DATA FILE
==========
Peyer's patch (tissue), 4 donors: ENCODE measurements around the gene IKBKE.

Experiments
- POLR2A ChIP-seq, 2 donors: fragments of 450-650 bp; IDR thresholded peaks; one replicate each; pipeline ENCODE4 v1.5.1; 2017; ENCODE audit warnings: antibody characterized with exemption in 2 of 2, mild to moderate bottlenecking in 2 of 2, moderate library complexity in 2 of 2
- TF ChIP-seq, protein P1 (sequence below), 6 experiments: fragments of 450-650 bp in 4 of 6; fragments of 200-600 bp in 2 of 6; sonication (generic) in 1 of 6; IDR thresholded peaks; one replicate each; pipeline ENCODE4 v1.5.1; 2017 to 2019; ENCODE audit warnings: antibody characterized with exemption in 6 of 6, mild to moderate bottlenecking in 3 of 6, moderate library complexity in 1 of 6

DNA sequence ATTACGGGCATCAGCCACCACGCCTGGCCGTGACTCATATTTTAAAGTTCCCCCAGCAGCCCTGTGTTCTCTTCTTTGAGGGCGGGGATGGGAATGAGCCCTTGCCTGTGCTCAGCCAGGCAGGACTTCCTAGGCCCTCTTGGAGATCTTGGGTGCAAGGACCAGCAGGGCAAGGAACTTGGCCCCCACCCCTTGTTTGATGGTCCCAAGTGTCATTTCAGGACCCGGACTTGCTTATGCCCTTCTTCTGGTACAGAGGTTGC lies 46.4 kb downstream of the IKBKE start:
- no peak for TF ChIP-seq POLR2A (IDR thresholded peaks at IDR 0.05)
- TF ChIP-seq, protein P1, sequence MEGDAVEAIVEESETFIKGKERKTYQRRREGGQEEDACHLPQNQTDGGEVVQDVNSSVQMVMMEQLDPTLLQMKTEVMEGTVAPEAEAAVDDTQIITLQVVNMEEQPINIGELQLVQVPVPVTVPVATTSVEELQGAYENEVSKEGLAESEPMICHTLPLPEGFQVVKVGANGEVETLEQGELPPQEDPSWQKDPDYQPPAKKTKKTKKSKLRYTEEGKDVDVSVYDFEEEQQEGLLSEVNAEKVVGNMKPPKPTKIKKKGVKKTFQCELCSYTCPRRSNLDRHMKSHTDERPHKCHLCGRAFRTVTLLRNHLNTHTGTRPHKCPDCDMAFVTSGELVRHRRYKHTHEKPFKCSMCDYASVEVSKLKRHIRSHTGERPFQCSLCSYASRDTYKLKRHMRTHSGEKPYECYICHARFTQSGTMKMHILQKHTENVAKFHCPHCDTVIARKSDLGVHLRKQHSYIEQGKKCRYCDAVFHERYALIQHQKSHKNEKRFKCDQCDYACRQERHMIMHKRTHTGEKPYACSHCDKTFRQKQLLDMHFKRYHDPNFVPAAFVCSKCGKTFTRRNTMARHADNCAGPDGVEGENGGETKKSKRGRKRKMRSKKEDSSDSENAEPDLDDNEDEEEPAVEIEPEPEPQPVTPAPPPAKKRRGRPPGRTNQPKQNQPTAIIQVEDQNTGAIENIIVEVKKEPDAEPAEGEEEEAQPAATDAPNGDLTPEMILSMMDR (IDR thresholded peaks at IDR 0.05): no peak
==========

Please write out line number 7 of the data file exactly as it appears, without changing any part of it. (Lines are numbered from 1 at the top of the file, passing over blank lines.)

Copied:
- TF ChIP-seq, protein P1, sequence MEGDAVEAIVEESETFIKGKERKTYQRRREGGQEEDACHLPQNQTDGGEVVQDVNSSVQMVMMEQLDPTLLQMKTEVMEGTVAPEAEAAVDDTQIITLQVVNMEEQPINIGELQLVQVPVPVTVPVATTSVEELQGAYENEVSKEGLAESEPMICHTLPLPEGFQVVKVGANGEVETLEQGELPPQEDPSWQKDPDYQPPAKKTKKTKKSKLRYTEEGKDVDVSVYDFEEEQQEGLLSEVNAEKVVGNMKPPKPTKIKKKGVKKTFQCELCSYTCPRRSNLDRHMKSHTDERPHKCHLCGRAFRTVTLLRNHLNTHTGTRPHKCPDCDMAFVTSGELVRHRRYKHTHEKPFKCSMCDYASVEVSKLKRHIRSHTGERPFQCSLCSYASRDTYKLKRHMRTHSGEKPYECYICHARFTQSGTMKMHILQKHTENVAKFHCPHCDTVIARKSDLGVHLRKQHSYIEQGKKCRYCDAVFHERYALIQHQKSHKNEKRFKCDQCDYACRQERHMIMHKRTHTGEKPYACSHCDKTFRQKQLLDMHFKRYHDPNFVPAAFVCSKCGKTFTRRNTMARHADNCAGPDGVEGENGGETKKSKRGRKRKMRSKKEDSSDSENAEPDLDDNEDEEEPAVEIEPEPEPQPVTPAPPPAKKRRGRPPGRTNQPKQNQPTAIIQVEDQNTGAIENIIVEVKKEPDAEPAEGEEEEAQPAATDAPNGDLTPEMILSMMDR (IDR thresholded peaks at IDR 0.05): no peak